Blasts near Baghdad mosque kill 16
Twin suicide bombs also strike Tikrit
Deadly blasts near Shiite mosque in Baghdad.
Arrests in investigation of downing of commercial helo in Iraq.
An insurgent video purports to show a crash survivor's slaying.
Video airing on Al-Jazeera allegedly shows copter being shot down.
BAGHDAD, Iraq (CNN) -- Two explosions rocked western Baghdad's al-Shu'lah neighborhood Sunday near a Shiite mosque and a busy market, killing at least 16 people and wounding at least 57 others, Iraqi police said.
The first bomb went off about 9 p.m. (p.m. ET). When people gathered in the aftermath, a second bomb was detonated about 150 meters from the mosque, police said.
Police originally reported the second bombing as the work of a suicide car bomber who had driven into the crowd, but said later that the device appeared to have been set off by remote control.
Word of the blasts came just hours after news of two suicide car bombs in Tikrit, about 90 miles (150 kilometers) north of Baghdad.
The Tikrit bombs exploded just 15 minutes and a short distance apart, killing at least six people and wounding 26 others at an Iraqi police academy, according to an official with Tikrit's governor's office.
Police were responding to the first explosion -- which happened in front of the police academy at 8 a.m. (12 a.m. ET) -- when the second car bomb detonated close by at the meteorology building, the official said.
The attack in Tikrit, deposed ruler Saddam Hussein's hometown, occurred as new recruits at the academy were about to travel to the Jordanian capital of Amman for a training program, The Associated Press quoted police Lt. Shalan Allawi as saying.
A doctor at Tikrit General Hospital said the bombs killed four policemen and two civilians, with 23 policemen and several civilians wounded, AP reported.
Elsewhere, a roadside bomb killed three insurgents Sunday as they tried to plant it in the town of Mahawil, said police in the nearby city of Hilla.
Arrests linked to chopper downing
The U.S. military has 10 people in custody who are suspected of shooting down a commercial helicopter Thursday, the U.S. military said.
A statement said Task Force Baghdad units, in conjunction with Iraqi security forces, "captured terrorists" believed to have ties to the April 22 attack northwest of Baghdad.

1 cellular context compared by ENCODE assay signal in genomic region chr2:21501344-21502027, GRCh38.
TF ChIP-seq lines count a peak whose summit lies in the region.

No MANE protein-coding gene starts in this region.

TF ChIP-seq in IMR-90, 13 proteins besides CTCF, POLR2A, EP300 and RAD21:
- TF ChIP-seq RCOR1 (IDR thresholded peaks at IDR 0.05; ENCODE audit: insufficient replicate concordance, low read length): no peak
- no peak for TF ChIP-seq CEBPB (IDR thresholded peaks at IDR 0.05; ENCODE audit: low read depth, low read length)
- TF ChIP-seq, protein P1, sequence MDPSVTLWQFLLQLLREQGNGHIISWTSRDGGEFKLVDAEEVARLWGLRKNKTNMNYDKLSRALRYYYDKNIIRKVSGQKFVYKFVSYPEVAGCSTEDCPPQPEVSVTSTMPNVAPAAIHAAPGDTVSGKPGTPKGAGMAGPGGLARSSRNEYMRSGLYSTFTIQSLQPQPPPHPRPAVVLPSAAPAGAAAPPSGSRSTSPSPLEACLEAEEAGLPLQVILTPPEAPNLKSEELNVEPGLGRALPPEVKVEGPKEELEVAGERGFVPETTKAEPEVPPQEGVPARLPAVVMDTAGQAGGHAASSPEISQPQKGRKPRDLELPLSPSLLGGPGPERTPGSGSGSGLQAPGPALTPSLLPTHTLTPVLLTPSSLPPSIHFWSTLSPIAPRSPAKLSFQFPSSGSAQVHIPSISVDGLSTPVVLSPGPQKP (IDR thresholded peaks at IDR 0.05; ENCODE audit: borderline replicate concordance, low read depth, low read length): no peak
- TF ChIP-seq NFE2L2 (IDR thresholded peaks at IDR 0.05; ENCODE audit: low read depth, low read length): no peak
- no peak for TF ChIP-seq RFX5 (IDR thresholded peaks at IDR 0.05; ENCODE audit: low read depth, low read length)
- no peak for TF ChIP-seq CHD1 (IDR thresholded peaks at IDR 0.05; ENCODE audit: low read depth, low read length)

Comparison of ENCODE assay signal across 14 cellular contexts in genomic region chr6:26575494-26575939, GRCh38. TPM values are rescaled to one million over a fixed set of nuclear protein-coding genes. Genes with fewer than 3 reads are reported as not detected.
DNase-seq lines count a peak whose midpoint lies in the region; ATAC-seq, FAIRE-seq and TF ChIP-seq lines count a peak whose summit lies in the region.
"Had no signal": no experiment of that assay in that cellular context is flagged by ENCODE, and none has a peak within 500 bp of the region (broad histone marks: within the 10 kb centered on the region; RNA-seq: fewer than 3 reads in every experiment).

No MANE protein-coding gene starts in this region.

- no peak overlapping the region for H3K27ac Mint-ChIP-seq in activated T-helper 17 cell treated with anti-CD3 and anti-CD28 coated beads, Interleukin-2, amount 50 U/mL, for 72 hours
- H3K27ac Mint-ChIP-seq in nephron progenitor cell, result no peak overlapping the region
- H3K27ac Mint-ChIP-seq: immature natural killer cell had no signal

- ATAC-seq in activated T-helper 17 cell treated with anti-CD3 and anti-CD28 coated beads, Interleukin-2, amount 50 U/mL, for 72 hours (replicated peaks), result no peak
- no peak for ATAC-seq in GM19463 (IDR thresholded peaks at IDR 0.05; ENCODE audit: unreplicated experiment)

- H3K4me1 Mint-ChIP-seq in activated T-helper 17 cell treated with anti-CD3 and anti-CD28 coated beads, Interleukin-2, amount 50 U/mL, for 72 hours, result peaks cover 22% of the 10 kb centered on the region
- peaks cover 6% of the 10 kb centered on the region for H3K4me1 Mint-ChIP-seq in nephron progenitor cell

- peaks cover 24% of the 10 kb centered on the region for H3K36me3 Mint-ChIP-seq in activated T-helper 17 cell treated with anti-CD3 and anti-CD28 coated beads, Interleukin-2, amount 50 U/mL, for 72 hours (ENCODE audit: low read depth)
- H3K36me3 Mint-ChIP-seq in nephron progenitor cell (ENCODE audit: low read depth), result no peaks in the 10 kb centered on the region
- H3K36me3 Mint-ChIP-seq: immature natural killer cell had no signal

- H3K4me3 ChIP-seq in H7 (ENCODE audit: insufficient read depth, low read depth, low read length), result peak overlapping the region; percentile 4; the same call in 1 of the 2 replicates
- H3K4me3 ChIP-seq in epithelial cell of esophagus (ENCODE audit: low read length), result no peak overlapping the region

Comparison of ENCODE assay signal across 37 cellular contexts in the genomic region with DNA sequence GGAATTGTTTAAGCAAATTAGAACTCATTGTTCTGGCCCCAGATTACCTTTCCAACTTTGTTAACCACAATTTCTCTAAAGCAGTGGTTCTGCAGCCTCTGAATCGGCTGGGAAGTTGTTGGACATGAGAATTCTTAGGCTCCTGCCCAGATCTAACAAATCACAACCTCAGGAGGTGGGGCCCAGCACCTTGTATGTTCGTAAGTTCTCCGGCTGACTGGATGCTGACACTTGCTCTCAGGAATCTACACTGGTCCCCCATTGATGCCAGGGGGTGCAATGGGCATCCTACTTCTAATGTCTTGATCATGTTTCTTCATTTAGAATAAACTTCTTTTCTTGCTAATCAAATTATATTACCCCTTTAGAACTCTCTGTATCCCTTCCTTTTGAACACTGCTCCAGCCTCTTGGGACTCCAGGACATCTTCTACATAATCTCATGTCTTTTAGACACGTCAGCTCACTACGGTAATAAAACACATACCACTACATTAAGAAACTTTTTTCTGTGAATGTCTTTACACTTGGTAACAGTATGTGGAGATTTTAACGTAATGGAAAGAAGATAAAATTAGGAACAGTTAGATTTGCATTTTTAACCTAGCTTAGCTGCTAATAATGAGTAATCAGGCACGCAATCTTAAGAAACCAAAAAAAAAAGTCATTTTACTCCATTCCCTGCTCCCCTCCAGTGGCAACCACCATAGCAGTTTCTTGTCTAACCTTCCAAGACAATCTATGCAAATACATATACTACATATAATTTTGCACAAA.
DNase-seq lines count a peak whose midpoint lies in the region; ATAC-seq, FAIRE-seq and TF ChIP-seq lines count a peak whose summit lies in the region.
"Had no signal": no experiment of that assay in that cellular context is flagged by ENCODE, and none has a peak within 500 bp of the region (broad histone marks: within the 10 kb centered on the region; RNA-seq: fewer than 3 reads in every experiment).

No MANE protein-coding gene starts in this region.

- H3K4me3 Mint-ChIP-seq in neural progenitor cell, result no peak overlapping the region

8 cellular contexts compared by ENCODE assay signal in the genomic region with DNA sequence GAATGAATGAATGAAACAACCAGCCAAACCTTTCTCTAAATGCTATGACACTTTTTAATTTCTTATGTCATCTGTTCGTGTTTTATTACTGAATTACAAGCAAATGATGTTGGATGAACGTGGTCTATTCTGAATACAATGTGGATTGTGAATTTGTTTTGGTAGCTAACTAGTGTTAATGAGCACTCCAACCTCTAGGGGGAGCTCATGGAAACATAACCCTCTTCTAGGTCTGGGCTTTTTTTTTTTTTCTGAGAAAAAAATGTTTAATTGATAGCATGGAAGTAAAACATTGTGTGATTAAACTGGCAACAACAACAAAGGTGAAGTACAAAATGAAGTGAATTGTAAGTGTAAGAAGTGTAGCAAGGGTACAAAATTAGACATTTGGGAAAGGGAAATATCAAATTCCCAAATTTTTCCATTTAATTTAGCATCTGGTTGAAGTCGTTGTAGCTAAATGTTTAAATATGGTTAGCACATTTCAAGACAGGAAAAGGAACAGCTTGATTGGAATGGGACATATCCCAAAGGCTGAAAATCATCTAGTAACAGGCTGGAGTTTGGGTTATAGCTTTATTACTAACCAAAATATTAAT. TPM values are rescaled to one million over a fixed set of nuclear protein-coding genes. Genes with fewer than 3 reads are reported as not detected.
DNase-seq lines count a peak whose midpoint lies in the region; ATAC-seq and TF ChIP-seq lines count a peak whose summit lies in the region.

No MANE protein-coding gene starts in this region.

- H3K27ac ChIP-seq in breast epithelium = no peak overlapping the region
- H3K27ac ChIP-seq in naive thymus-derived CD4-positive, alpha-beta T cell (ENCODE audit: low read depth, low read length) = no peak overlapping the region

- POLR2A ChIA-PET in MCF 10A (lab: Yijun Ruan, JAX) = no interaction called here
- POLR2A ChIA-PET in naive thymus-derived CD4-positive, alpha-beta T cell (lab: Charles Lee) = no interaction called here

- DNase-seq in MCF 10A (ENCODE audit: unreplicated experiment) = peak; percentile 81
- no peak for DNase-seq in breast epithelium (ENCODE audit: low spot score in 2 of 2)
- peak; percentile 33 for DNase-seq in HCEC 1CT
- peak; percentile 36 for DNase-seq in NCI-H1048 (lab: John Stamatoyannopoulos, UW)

Of the 11 people aboard the helicopter, 10 died in the crash. A survivor, a Bulgarian crew member, was shot dead while on the ground, according to a Bulgarian company that owned the chopper. Six who were killed aboard the chopper were Americans, their employer said.
It was the first known attack on a civilian helicopter in Iraq since the war began.
A statement from Task Force Baghdad said an "Iraqi citizen told the soldiers he knew where the blue Kia pickup truck the terrorists used during the attack was parked and led them to the site.
"When the soldiers got there, several other local residents confirmed the first tip and showed the soldiers where the terrorists lived."
Soldiers searched two houses at 12:30 a.m. The military said troops captured three men and bomb-making materials at one house, and three more men suspected of making bombs at a second home -- but it did not specify where the houses were.
The Americans who were killed in the crash worked for North Carolina-based Blackwater Security Consulting USA. Friday, the company released the names of the employees who died.
They are: Robert Jason Gore, 23, of Nevada, Iowa; Luke Adam Petrik, 24, of Conneaut, Ohio; Jason Obert, 29, of Fountain, Colorado; Steve McGovern, 24, of Lexington, Kentucky; Eric Smith, 31, of Waukesha, Wisconsin; and David Patterson, 27, of Havelock, North Carolina.
Other developmentsA Pakistani Embassy worker reported kidnapped more than two weeks ago has been released unharmed, an embassy official said Sunday. Five days after Malik Mohammad Javaid disappeared after leaving prayers at a Baghdad mosque, his captors released a videotape of him urging the Pakistani government and the international community to intervene and secure his release. Pakistan's Foreign Ministry did not disclose how much the group -- Omer Bin Khatab -- wanted as ransom.A bomb killed a U.S. sailor Saturday who was assigned to the 2nd Marine Division, II Marine Expeditionary Force, the U.S. military said. He was killed while conducting combat operations in Falluja. No other details were released. The report brought the number of U.S. troops killed in the U.S.-led Iraq war to 1,569, according to the U.S. military.Saturday evening, five mortar rounds landed inside a facility in the al-Baiya neighborhood of southwest Baghdad, wounding seven commandos with Iraq's Interior Ministry, Iraq police said. An Associated Press Television News cameraman was killed and an AP photographer was wounded Saturday in the northern city of Mosul, officials said. Saleh Ibrahim and Mohammed Ibrahim -- who were not related, the news agency said -- were shot in a crossfire between U.S. forces and insurgents, said an official at the hospital where Saleh Ibrahim died.A roadside bomb near Abu Ghraib prison killed at least nine Iraqi soldiers Saturday and wounded 20 others, emergency police said. The blast struck an Iraqi army convoy as it passed Zaydan village on the western outskirts of Baghdad.Also Saturday, an Iraqi contractor for the U.S. military was shot to death while driving a truck through Jami'a neighborhood in western Baghdad, Iraqi police said.
CNN's Enes Dulami, Ayman Mohyeldin, Kianne Sadeq and Mohammed Tawfeeq contributed to this report.
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